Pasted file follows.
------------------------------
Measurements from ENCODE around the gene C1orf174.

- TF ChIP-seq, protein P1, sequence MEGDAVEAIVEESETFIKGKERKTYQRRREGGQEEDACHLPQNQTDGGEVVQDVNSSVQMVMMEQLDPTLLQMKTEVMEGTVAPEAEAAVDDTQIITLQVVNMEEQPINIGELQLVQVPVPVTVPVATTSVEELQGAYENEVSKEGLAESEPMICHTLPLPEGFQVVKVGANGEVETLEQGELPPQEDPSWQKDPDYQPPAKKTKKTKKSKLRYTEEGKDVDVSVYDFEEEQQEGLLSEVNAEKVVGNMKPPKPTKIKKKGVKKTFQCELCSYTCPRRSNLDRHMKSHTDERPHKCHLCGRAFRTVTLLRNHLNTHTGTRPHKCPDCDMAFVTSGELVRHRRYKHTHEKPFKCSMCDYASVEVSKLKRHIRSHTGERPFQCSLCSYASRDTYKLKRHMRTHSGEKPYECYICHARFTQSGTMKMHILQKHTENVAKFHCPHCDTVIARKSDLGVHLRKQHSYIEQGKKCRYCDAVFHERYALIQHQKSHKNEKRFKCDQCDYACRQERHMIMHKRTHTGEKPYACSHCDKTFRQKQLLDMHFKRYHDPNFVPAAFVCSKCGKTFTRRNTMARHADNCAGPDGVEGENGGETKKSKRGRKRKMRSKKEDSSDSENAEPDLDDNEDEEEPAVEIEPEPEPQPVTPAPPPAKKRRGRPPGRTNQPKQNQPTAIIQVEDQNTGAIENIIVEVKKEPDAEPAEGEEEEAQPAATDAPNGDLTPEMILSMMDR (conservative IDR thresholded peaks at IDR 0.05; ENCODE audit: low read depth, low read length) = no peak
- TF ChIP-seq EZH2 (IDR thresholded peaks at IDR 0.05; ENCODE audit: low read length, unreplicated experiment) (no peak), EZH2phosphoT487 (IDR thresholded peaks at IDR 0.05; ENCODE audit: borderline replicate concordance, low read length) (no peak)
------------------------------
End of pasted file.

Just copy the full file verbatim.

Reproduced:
Measurements from ENCODE around the gene C1orf174.

- TF ChIP-seq, protein P1, sequence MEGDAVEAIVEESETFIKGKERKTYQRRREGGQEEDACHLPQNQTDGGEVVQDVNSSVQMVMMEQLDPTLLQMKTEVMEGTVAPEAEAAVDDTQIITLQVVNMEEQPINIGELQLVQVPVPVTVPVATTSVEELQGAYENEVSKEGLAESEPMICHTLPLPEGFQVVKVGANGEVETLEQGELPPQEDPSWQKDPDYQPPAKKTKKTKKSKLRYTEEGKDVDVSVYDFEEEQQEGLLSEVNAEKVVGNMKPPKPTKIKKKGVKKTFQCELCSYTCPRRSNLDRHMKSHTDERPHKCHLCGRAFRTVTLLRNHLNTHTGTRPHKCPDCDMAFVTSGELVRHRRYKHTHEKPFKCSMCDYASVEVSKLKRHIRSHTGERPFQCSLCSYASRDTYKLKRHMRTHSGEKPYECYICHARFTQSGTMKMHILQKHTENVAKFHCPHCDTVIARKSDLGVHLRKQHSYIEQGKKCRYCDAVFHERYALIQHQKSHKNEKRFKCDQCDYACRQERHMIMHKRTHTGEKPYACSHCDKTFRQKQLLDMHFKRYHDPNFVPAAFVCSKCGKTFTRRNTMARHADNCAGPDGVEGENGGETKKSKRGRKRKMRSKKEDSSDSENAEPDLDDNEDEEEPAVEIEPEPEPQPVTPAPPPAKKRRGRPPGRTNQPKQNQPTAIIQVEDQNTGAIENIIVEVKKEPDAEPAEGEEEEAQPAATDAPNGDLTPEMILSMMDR (conservative IDR thresholded peaks at IDR 0.05; ENCODE audit: low read depth, low read length) = no peak
- TF ChIP-seq EZH2 (IDR thresholded peaks at IDR 0.05; ENCODE audit: low read length, unreplicated experiment) (no peak), EZH2phosphoT487 (IDR thresholded peaks at IDR 0.05; ENCODE audit: borderline replicate concordance, low read length) (no peak)